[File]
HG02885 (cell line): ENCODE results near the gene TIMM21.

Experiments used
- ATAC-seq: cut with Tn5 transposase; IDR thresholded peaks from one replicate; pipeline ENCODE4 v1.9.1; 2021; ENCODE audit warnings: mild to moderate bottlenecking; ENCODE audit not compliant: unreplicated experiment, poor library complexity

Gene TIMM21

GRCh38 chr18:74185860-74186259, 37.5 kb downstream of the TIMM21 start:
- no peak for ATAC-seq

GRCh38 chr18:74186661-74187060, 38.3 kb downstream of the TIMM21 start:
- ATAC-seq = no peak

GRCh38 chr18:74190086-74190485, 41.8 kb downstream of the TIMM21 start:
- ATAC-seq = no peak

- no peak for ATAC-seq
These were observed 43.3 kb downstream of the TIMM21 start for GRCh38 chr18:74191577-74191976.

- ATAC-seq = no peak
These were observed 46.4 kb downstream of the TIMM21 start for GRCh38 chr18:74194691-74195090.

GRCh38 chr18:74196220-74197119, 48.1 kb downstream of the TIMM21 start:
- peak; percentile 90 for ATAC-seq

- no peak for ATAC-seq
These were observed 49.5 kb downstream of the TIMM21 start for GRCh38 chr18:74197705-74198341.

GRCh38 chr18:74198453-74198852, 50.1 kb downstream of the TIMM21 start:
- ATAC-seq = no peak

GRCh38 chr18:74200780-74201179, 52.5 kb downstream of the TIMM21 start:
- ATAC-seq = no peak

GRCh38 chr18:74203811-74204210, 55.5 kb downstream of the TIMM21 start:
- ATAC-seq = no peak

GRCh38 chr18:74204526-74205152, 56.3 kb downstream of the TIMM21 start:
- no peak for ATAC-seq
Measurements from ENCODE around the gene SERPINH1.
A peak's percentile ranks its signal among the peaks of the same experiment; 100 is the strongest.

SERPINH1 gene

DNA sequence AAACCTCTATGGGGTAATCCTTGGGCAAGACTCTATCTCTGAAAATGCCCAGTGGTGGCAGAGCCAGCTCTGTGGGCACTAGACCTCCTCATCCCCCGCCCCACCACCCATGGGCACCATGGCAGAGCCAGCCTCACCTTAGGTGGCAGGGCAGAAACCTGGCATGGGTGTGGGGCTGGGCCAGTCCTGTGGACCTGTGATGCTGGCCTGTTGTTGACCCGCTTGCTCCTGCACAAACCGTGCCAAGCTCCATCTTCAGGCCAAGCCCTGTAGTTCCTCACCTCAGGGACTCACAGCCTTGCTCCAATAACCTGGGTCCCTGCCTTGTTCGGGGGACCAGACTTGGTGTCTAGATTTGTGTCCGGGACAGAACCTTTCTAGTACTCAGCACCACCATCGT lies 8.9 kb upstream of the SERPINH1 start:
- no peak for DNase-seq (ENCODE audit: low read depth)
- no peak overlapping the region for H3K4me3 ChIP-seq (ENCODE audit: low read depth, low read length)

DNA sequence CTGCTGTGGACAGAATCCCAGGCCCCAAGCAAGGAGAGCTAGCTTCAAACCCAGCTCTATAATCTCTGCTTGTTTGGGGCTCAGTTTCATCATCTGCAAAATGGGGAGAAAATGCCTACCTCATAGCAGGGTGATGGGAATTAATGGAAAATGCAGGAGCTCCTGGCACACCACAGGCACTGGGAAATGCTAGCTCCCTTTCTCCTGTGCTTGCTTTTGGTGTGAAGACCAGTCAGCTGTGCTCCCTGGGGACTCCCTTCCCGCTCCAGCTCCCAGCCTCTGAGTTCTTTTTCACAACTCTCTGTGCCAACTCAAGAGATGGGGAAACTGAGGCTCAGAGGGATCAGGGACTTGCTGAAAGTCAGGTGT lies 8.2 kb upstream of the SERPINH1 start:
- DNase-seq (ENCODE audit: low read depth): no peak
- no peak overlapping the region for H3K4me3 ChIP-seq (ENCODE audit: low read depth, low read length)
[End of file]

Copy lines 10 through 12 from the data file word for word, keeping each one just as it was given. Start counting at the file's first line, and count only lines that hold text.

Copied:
- ATAC-seq = no peak

- no peak for ATAC-seq
These were observed 43.3 kb downstream of the TIMM21 start for GRCh38 chr18:74191577-74191976.